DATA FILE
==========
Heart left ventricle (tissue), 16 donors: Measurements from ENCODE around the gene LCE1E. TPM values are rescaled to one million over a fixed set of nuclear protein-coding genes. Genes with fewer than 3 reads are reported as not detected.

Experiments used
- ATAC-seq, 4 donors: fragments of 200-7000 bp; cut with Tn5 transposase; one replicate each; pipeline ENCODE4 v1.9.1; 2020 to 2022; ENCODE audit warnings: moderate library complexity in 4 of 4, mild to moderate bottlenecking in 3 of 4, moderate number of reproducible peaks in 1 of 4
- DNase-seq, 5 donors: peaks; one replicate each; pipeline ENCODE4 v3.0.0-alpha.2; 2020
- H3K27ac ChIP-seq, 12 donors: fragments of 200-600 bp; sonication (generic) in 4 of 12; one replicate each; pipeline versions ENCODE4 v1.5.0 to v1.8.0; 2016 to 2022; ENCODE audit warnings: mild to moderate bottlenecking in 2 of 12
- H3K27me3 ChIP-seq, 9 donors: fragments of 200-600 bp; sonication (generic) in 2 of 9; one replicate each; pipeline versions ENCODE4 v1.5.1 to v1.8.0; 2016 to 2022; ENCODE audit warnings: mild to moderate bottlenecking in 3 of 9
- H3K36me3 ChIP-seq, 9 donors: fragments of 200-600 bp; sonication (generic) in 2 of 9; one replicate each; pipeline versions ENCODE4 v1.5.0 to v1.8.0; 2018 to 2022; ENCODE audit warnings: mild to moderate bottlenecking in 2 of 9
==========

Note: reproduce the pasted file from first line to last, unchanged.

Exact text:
Heart left ventricle (tissue), 16 donors: Measurements from ENCODE around the gene LCE1E. TPM values are rescaled to one million over a fixed set of nuclear protein-coding genes. Genes with fewer than 3 reads are reported as not detected.

Experiments used
- ATAC-seq, 4 donors: fragments of 200-7000 bp; cut with Tn5 transposase; one replicate each; pipeline ENCODE4 v1.9.1; 2020 to 2022; ENCODE audit warnings: moderate library complexity in 4 of 4, mild to moderate bottlenecking in 3 of 4, moderate number of reproducible peaks in 1 of 4
- DNase-seq, 5 donors: peaks; one replicate each; pipeline ENCODE4 v3.0.0-alpha.2; 2020
- H3K27ac ChIP-seq, 12 donors: fragments of 200-600 bp; sonication (generic) in 4 of 12; one replicate each; pipeline versions ENCODE4 v1.5.0 to v1.8.0; 2016 to 2022; ENCODE audit warnings: mild to moderate bottlenecking in 2 of 12
- H3K27me3 ChIP-seq, 9 donors: fragments of 200-600 bp; sonication (generic) in 2 of 9; one replicate each; pipeline versions ENCODE4 v1.5.1 to v1.8.0; 2016 to 2022; ENCODE audit warnings: mild to moderate bottlenecking in 3 of 9
- H3K36me3 ChIP-seq, 9 donors: fragments of 200-600 bp; sonication (generic) in 2 of 9; one replicate each; pipeline versions ENCODE4 v1.5.0 to v1.8.0; 2018 to 2022; ENCODE audit warnings: mild to moderate bottlenecking in 2 of 9